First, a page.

“Next one is Aurora,” I announce from the 44 route. “Aurora Avenue, where you can get the E Line. That’s the old 358.”
People get on, and people get off. As we pull away, I say, “here we go!”
I always say something like that. Variations on a theme: “Hang on tight;” “We’re movin’ out;” “Off we go;” and on occasion, generally upon leaving somewhere like 3rd and Pike, “let’s get outta here!”
“Here we go” was never intended by me to be funny or endearing or light-hearted, although I’m happy many people read it that way. I started saying this stuff when I began trolleys, and noticed the incredible amount of torque they have. I said “here we go” because I was terrified of people completely collapsing as soon as the bus moved. There’s nothing better- not even most cars- at getting up Seattle’s steep hills than our trolley buses, and they can fly. I announced “here we go” and the like to let people know they were on a different type of vehicle, which moved differently. I’ve since realized people fall down on all coach types, and thus announce regardless of what type of bus I’m driving.
On the 44 now, and older man comes forward, maybe late fifties but still lithe, gray hair and tanned, hanging on the stanchions.
“So I’m on a 747, right?”
“Yeah,” I say, phrased as a question, hoping for more explanation. Sometimes I say “yeah” when I have no idea what people are talking about.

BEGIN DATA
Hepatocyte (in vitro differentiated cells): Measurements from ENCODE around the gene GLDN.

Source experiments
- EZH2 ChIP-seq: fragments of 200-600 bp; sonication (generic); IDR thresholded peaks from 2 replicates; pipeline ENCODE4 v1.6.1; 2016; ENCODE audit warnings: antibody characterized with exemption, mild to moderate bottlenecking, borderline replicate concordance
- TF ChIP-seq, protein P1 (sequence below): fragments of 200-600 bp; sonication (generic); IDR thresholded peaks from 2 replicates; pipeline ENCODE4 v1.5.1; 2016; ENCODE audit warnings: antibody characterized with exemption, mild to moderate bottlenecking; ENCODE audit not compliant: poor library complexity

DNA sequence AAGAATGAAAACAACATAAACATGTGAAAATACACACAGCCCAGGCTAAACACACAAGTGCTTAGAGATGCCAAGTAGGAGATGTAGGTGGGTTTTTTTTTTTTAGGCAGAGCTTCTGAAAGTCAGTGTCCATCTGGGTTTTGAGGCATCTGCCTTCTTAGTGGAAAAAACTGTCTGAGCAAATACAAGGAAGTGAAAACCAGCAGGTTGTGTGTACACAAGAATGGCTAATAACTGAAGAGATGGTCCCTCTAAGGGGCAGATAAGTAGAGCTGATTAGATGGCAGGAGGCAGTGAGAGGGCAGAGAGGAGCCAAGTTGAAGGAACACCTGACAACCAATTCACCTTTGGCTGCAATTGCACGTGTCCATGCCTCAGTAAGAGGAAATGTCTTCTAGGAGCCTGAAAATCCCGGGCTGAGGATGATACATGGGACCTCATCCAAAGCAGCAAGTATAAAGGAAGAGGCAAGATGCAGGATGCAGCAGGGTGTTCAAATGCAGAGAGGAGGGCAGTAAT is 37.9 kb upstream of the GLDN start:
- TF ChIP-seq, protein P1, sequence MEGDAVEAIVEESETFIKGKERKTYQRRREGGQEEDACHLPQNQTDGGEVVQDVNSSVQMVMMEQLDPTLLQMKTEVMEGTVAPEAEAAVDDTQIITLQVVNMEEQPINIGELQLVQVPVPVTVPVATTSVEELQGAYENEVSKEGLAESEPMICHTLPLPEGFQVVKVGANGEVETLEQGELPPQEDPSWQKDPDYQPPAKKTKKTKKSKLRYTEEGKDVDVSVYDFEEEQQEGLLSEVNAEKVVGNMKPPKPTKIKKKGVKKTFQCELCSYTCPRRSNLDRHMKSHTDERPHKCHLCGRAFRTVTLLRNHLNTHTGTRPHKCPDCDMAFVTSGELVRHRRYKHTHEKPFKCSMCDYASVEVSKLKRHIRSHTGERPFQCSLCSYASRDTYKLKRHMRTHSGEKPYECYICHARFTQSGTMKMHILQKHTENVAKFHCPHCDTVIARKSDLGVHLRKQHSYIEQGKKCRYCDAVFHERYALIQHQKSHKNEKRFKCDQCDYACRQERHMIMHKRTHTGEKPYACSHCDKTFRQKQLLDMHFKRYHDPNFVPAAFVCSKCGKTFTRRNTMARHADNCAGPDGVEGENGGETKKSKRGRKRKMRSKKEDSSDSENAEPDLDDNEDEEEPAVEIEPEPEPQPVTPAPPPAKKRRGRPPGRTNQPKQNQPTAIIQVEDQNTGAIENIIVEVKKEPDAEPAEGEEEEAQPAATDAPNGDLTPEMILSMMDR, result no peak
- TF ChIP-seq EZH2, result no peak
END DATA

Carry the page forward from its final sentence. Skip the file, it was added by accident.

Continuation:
“I’m on a 747 from Anchorage to Seattle, when the pilot comes on– engine’s died. Lost the engine.”
“Whoa! Were you losing altitude?”
“Oh yeah! We’re in freefall. No thrust. He restarted the engine in flight.”
“Yeah, but the pilot came on, and said all the stuff you’re sayin,’ ‘hang on,’ here we go,’ all the same stuff you’re sayin.’ It made me think of it.”
“Oh, right on.”
“But yeah, I’m thinkin,’ hang on, hold on tight, this is no problem! I fished in the Bering Sea for twenty-one years!”
“Must have pretty good sea legs!”
“Yeah, when you’ve worked the Aleutian Islands…” I look at his brown eyes and see generations of time. He tells me briefly of a life at sea. Then he says, “I’m sixty-three years old, and I’m goin’ up again.”
“You must like it!”
He shakes his head ruefully.
I see him rubbing his thumb and forefinger together and it’s my turn to shake my head. “Yeah, that’ll do it,” I reply. “Money has a way of talking.”
“I got colon cancer. I’m goin’ up this time and stayin’ up there. This’ my last time in Seattle.”
“Well, shoot! I’m glad you got on my bus!”
“Hey, life is good,” he said, as we approached his stop (“Here’s Fremont Avenue, by the zoo”).
“Have a good rest of the time in Seattle!”
The last statement was a surprise. There was an unaffected genuineness to his well-wishing. He didn’t wait for a response, already walking away now, carrying on with the unstoppable business of living life. I watched him for a moment, reflecting. He had every justification, as it were, to be miserable. But he wasn’t. I closed the doors and began rolling away. My mind was still on him as I said into the microphone, “that’s Phinney Avenue coming up, Phinney, for the route 5.”
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